Air Conditioning Company Website: We need this project presented to us as a turnkey project. It is for a residential Air Conditioning Repair company in a major US city. We will give you the name of the company, phone number and address. You are going to design, develop the website and the website content. You can find content on the company competitors websites. This will be developed as a WordPress theme, with a strong call to action towards telephone calls. We require the site to work as a mobile version with click to call easy button integrated to all models of mobile phones. You should be able to show the ability to complete this project in 48 hours.

A very funny site to read through – and if you’re a designer, Im sure you’ve probably received a bad brief yourself?


  • terra johnson

    Nice post. I was checking continuously this blog and I am impressed! Extremely helpful information particularly the last part 🙂 I care for such information a lot. I was looking for this certain information for a very long time. Thank you and best of luck.
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    • Thanks Terra, I hope it’s useful for you and save you time!

  • I have began to ask my clients these questions before new commissions. It can seem quite a detailed approach but it stops the misunderstanding that often occurs when I presume I know what the client wants and they assume I have understood their needs.

    • I learnt from a great art director when I was younger that you should never assume anything. It’s the mother of all @£$% ups!

  • very true- the danger comes when you think you are both thinking along the same lines and then you realise you were on different tracks!

  • Jeremy Marchant

    The idea that clients know what their business needs is
    fundamentally wrong.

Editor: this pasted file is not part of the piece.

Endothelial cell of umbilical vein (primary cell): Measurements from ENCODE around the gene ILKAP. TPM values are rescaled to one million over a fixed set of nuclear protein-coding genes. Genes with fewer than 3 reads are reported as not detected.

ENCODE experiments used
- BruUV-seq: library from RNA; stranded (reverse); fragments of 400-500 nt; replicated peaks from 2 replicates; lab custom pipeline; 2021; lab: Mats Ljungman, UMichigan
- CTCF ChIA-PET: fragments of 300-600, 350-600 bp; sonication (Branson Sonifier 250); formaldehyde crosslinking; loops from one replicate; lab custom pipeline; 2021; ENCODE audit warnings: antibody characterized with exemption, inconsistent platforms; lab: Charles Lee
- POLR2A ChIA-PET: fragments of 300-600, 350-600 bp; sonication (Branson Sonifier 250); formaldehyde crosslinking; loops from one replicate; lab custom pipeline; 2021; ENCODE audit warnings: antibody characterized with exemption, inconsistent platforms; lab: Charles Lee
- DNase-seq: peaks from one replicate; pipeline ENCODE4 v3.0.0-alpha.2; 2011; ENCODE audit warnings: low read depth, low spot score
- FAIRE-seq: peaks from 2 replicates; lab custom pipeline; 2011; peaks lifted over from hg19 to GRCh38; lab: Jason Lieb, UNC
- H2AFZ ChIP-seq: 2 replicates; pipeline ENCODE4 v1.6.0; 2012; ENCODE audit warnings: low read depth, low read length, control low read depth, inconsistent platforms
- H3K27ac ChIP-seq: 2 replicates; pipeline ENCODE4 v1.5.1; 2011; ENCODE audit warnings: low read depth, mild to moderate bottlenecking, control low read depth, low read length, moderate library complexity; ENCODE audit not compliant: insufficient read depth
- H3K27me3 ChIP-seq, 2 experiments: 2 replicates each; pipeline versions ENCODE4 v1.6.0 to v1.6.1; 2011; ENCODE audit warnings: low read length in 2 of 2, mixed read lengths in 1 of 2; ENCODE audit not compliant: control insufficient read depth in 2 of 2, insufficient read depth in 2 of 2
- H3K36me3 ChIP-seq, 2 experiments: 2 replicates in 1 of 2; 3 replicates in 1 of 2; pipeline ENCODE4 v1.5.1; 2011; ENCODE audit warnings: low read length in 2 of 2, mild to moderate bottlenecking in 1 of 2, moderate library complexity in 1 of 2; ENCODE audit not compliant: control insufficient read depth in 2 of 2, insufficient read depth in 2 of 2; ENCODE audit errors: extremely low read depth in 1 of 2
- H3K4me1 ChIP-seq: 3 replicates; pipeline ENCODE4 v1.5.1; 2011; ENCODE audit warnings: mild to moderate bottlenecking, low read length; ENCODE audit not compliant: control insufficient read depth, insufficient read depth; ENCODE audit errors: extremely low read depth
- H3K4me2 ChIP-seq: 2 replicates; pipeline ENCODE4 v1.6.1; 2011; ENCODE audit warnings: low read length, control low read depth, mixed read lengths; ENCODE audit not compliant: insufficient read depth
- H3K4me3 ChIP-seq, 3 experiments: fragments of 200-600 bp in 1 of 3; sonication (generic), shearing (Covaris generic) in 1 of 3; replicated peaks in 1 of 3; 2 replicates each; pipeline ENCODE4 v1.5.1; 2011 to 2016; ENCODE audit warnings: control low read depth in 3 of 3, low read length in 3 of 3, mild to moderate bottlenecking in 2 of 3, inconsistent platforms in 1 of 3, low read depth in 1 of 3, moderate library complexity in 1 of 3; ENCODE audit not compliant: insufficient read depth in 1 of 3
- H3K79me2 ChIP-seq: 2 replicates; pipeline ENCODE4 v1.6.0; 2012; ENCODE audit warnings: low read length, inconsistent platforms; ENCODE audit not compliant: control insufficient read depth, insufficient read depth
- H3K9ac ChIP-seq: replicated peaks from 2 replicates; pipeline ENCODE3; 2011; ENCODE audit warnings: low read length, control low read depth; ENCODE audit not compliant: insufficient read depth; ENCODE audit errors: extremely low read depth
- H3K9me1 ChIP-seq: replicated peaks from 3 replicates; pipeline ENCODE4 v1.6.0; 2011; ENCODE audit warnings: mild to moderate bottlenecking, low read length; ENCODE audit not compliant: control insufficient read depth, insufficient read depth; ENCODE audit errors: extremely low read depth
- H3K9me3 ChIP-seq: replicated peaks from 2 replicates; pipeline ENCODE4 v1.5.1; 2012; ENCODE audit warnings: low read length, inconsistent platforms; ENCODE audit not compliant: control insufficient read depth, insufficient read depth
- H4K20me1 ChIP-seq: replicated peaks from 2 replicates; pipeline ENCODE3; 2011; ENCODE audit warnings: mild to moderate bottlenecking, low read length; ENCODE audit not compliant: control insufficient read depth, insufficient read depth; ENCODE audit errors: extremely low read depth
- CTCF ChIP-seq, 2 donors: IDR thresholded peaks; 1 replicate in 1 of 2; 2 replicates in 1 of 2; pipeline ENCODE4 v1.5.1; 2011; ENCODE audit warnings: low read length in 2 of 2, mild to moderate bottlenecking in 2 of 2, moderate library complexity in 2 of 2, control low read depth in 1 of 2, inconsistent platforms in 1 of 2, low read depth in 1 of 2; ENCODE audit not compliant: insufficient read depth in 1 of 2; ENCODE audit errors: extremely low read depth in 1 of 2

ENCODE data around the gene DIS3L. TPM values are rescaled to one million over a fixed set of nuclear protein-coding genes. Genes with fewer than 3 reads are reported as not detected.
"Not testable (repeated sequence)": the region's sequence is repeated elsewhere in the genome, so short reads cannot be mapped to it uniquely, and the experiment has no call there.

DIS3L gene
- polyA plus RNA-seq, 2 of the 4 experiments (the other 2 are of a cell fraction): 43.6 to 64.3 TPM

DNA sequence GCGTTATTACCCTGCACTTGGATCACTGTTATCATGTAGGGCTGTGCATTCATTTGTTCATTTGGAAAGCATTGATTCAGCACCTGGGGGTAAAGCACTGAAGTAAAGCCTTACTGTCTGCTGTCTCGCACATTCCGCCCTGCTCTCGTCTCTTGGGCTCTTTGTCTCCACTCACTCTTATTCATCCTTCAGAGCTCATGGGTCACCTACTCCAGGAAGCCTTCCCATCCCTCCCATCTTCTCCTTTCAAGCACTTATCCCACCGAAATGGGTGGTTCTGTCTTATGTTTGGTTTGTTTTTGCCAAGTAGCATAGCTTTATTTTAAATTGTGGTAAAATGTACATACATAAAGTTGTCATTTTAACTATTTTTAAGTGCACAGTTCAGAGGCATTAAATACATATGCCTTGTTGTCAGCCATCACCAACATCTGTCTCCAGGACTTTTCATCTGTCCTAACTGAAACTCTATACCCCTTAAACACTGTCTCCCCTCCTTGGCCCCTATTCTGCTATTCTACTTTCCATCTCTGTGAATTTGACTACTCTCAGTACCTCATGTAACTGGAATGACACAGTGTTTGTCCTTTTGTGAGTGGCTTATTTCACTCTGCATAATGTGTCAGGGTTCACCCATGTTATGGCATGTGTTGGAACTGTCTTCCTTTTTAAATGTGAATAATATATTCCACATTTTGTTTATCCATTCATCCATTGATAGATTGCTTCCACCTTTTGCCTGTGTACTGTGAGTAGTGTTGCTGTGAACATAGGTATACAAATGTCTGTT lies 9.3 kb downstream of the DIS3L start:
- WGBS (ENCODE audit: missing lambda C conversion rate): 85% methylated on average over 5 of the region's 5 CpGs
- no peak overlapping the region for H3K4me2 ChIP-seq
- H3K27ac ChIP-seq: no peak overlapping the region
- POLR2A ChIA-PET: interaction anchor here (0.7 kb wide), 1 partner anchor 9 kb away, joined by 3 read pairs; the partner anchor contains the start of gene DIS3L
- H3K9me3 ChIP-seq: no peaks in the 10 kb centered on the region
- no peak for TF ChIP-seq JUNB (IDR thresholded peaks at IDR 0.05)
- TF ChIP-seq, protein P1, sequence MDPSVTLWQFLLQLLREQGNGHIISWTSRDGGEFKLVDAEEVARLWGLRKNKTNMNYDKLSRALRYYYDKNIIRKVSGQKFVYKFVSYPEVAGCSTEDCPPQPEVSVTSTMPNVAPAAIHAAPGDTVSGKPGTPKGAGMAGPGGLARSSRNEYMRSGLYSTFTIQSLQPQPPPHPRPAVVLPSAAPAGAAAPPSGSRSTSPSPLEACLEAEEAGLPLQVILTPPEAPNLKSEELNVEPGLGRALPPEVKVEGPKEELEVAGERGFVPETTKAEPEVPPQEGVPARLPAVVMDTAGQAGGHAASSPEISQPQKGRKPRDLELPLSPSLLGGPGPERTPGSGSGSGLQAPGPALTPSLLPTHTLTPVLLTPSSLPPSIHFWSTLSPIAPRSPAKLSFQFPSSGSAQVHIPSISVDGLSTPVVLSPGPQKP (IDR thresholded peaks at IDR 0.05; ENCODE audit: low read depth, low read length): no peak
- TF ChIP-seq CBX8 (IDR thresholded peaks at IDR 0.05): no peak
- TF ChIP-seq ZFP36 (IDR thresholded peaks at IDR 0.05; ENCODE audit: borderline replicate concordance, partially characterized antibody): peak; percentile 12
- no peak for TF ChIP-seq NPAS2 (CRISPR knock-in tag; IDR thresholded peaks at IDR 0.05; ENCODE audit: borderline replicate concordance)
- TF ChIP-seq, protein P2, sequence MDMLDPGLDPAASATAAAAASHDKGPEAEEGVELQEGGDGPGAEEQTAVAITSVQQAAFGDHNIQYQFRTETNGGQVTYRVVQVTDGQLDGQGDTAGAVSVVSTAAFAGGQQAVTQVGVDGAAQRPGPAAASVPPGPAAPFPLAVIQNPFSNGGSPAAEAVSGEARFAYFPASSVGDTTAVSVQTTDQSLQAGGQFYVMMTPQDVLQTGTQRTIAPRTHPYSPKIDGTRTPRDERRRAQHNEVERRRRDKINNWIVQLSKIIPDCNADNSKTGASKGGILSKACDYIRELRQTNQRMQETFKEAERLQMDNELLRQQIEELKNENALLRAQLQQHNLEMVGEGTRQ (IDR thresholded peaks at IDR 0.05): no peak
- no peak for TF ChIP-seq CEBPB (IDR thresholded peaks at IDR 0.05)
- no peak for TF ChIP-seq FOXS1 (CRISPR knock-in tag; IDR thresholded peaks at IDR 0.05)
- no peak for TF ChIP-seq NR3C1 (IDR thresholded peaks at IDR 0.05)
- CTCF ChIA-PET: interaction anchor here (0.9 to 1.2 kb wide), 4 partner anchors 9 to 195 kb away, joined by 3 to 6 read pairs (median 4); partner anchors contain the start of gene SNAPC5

A predetermined questionnaire which assumes that its creator
    understands what he or she needs to find out from prospects he or she has yet
    to meet, or even knows the existence of, just makes the situation worse since, until
    you talk to the prospect, you don’t know what you don’t know.

    That these beliefs are widely held by service providers
    undoubtedly explains why there is so much bad graphic design, so many dysfunctional
    computer systems, and so many unusable electronic devices.

    Far from it being the case that “You don’t need to spend a
    large amount of time trying to get a clear brief out of a client”, in fact not only
    do you need to spend a considerable amount of time doing this but you have to
    be able to do it well if you are to establish with the prospect what their real
    need is as opposed to what they think their need is.

    Only one of your sixteen questions includes a word which should
    be an essential component of all the questions (“why?”).

    It’s inconceivable that the 16 questions, taken at face
    value, could enable you to develop something you were reasonably confident was
    fit for purpose since you don’t have a way of eliciting what that purpose is.

    • Hi Jeremy, Part of the reason in using a ‘simple’ questionnaire is to really get the person starting to think about their business – I find it’s a good conversation-starter to then build on further.